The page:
Thursday, 7 June 2007

Selecting India's Lockheed Martins

by Ajai Shukla
Business Standard, 7th June 07

In a low-key meeting in the Ministry of Defence (MoD) today, the Prabir Sengupta Committee presented its recommendations before Defence Minister AK Antony on which private companies should be granted the title of Raksha Utpadan Ratnas (RuRs) or Champions of Industry.

Set up in May 2006, the Committee examined the applications of 41 Indian companies that applied for RuR status. Some 15 of them, including Mahindra & Mahindra, Tata, and L&T, were called between Dec 2006 and Feb 2007, to make presentations before the Committee. The MoD has kept a lid on how many have been finally recommended for RuR status; sources say the figure is 5-7 companies.

The report will now be considered by the Defence Acquisition Council (DAC), after which the selected companies shall be recognized as RuRs. The status shall continue for a period of five years, after which the Selection Committee and the DAC will have the discretion to give further three-year extensions. Defence Minister AK Antony says DAC approval will be accorded at the earliest. Mr Antony announced, “I hope it will happen by the end of this year.”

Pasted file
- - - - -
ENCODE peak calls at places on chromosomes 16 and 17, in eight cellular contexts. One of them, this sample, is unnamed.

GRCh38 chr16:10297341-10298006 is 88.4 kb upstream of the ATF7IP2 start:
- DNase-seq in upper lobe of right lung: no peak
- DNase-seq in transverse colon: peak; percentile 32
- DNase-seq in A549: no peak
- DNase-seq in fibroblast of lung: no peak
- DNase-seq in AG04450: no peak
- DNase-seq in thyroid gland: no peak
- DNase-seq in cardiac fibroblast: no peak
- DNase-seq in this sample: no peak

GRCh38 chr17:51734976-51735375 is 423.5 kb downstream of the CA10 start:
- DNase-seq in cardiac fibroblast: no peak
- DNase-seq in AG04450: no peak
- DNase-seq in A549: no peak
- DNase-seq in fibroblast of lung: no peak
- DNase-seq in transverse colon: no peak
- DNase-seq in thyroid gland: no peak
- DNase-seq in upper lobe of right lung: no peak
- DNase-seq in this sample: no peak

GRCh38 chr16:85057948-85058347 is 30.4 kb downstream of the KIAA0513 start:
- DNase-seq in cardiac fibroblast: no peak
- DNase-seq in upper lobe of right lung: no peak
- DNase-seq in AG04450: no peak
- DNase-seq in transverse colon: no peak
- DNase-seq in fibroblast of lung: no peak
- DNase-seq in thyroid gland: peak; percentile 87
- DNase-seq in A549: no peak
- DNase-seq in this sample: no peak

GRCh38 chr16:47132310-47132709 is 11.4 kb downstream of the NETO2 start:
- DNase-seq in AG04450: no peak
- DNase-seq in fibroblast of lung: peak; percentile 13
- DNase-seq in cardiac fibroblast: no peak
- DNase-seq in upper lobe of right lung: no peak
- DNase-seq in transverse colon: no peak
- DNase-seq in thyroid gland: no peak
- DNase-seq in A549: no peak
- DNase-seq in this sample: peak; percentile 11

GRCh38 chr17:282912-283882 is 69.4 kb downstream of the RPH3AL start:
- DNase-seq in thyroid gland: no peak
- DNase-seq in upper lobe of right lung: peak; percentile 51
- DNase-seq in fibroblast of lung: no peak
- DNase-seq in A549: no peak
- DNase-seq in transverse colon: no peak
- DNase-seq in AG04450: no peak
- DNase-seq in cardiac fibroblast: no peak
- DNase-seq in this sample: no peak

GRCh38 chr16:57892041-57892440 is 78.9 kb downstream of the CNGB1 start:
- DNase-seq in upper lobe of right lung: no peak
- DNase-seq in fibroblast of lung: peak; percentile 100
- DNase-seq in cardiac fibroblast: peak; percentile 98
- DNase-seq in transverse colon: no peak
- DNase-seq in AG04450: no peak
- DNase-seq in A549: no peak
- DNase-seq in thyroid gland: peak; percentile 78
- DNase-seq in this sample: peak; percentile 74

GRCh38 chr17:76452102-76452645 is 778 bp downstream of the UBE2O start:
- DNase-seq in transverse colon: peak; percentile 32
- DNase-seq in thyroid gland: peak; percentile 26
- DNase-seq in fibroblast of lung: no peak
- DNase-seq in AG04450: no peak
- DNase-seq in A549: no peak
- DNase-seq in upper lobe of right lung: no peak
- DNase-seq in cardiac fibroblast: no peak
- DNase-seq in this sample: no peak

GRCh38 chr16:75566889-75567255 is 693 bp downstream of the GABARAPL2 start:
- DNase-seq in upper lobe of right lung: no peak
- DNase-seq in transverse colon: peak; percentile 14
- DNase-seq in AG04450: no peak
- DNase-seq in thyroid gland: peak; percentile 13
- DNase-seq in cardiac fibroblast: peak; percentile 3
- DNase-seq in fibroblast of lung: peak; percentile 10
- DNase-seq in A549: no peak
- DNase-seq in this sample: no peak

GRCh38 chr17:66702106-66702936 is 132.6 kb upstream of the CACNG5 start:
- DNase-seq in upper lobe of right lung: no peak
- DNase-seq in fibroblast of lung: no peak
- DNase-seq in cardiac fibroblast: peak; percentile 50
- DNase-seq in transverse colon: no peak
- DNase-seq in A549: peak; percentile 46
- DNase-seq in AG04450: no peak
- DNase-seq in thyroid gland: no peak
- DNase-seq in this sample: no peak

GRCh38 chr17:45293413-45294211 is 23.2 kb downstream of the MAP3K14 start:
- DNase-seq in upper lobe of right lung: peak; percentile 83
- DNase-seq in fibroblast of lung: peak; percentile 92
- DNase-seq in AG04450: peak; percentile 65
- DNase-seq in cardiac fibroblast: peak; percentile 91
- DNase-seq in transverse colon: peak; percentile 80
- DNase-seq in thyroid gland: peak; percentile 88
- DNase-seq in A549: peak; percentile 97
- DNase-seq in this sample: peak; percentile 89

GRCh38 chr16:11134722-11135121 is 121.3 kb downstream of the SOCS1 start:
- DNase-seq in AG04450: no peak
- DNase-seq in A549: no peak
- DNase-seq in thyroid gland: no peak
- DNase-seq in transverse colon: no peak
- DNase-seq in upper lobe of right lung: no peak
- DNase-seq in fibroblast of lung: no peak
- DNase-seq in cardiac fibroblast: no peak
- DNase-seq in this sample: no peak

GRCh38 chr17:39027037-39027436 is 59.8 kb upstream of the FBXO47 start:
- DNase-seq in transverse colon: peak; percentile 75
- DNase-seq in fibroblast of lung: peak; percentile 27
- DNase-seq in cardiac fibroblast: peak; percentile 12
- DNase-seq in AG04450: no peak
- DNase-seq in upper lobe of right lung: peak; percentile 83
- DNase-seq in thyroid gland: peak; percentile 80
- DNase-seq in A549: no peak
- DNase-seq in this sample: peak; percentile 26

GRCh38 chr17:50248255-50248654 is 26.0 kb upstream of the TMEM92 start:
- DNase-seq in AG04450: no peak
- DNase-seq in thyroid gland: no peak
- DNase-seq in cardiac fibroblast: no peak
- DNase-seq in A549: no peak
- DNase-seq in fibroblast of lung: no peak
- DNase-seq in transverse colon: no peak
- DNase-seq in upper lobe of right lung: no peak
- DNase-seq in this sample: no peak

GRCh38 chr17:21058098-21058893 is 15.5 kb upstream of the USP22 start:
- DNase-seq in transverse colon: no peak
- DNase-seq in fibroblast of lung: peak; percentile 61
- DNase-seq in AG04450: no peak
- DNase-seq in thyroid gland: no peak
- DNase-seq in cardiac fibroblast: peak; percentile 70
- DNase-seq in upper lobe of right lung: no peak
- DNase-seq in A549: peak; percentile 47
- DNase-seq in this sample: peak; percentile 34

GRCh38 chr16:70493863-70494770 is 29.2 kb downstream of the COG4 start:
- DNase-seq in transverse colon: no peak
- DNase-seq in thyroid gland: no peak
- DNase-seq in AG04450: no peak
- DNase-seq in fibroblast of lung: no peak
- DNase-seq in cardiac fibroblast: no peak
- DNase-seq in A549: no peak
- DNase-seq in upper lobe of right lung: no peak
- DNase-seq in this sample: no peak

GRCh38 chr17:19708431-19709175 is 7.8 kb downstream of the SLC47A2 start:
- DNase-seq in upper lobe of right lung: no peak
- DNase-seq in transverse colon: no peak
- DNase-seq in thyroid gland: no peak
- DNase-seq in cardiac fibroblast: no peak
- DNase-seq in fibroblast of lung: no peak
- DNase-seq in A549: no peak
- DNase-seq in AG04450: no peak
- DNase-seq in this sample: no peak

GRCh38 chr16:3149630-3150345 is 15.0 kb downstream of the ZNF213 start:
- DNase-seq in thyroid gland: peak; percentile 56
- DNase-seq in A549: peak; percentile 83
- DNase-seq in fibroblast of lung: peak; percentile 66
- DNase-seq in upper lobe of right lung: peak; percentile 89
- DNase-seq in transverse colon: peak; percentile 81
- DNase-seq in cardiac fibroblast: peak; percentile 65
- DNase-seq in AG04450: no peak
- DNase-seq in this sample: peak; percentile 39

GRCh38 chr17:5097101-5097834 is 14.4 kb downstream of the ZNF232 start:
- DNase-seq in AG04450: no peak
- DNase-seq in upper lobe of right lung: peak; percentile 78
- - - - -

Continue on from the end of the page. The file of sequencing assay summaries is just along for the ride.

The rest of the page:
Companies selected as RuRs shall be treated equally, for the purpose of defence production, with Defence Public Sector Undertakings (DPSUs) and Ordnance Factories (OFs). The benefits that are linked to RuR status are:

• Eligibility to design, develop and produce major weapons platforms and defence systems.
• They will also be eligible to manufacture weapons and equipment developed by the Defence R&D Organisation (DRDO). Currently all such production is awarded to DPSUs and OFs.
• Eligible to receive technology from foreign defence corporations, and to undertake licensed production of foreign-origin systems.
• Eligible to undertake defence R&D, funded by the MoD, which has already announced that it will fund 80% of the cost of R&D by RuRs into specified defence systems.
• Eligible for duty-free import of equipment for defence R&D and for preparing prototypes of weapons and equipment.